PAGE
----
Opiate replacement therapy is not available in all states, with different laws affecting how and where replacement medications can be administered. While there are also laws that enforce a limited time period for people on opiate replacement programs in some countries, this does not apply in the United States. According to the National Evaluation of Pharmacotherapies for Opioid Dependence (NEPOD), 40–65 percent of patients who receive this form of treatment are able to maintain complete abstinence from heroin and other problematic opioids, with 70–95 percent are able to reduce their consumption considerably. If you need to access opiate replacement therapy or any form of ongoing pharmacotherapy, it’s important to find a specialized drug rehab center.

Relapse Prevention

Relapse is an extremely common outcome of drug addiction, with roughly half of all treatment patients going back to their old ways according to the National Institute on Drug Abuse (NIDA). In order to reduce relapse rates and ensure life-long recovery, clinicians need to implement dedicated relapse prevention techniques and systems. During a typical relapse prevention program, patients will learn how to identify potential triggers, avoid high risk situations, and develop the coping skills they need to live a long and happy life. While this can be accomplished in many ways, cognitive and behavioral methods are generally used to help people recognize internal problems before they lead to unwanted impulsive and compulsive actions. Meditation and mindfulness can play a crucial role in this process.

Relapse typically takes place in three separate stages: emotional relapse, mental relapse, and physical relapse. Therapists can help people to recognize the symptoms associated with each stage before they progress to an actual relapse event. Common signs of emotional relapse include frustration, anger, sadness, isolation, anxiety, depression, and mood swings. Common signs of mental relapse include thinking about relapse, romanticizing drug use, and planning relapse events. Physical relapse describes the actual event that leads to a breakdown of the recovery process, with additional interventions now needed to re-engage the patient and get them to accept help.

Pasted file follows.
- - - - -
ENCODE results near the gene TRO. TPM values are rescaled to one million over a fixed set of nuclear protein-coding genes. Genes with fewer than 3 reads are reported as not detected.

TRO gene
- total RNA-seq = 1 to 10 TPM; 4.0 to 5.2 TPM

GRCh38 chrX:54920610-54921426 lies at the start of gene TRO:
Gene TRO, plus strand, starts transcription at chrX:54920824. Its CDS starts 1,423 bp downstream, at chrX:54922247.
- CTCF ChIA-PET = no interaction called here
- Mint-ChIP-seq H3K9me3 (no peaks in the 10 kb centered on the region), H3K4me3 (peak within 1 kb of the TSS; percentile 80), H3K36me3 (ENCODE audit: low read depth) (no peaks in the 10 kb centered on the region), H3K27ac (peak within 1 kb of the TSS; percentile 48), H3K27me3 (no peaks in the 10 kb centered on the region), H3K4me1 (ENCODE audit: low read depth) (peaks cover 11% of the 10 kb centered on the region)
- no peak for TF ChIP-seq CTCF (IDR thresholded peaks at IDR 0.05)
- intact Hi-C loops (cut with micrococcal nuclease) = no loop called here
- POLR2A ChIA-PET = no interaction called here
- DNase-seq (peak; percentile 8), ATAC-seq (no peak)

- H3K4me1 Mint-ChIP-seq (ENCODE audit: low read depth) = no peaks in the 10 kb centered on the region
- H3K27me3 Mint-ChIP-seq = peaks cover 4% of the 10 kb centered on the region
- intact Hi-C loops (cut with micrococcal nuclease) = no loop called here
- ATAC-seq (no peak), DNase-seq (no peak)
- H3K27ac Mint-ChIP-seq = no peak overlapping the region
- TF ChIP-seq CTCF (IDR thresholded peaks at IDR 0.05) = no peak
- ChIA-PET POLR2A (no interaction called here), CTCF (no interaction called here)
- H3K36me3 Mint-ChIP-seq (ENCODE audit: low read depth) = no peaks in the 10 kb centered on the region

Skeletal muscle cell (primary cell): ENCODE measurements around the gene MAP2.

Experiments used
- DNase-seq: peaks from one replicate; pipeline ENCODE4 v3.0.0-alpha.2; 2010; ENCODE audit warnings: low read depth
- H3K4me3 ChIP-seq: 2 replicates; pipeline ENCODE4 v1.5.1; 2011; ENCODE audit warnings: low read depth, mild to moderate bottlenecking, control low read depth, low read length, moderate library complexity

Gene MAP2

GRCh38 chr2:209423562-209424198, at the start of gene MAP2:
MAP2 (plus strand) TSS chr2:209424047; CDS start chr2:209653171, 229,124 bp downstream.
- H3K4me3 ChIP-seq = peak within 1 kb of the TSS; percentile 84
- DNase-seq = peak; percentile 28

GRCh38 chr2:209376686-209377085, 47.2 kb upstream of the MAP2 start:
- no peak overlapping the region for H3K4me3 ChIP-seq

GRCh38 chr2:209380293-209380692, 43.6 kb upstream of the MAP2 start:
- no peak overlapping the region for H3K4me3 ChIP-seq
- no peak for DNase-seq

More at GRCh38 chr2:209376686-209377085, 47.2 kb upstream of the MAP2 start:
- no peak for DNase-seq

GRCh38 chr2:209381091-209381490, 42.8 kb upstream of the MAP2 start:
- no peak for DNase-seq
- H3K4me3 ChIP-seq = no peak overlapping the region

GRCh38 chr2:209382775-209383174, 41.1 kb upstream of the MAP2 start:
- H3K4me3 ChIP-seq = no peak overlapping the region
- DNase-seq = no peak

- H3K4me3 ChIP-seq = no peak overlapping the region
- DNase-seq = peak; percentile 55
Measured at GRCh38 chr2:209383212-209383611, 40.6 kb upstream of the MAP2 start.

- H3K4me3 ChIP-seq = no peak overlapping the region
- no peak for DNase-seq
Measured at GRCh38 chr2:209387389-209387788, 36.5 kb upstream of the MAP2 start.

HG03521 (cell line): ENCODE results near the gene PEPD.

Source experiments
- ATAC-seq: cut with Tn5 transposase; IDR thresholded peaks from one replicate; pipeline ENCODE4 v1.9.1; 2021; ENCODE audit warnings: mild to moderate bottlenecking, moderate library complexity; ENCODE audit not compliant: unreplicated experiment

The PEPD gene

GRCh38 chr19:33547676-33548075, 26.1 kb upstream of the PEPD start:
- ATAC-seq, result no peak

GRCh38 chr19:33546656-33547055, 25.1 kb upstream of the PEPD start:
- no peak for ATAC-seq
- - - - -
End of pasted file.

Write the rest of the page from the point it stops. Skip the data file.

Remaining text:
Aftercare, also known as continuing care, describes all treatment programs that take place after the completion of residential or outpatient rehab. Aftercare programs are crucial in reducing relapse rates and promoting long-term recovery, with some people attending treatment sessions for months, years, or even indefinitely. Common aftercare programs include 12-step support groups such as Narcotics Anonymous (NA) and Alcoholics Anonymous (AA), SMART Recovery, family therapy, and individual counseling. While most aftercare programs try to help people with the psychological aspects of recovery, some are designed to help with practical things like accommodation, job placement, education, and legal aid.

Sober living environments (SLEs) provide a specific aftercare service that helps people to access affordable accommodation while they make the difficult transition from treatment back to everyday life. These centers typically operate under a strict set of rules, with house guests needing to remain sober at all times, be tested for drugs and alcohol, and engage with treatment programs while staying at the center. If you or anyone you know is living with a substance use disorder, it’s important to find help as soon as you can.  

What happens after discharge?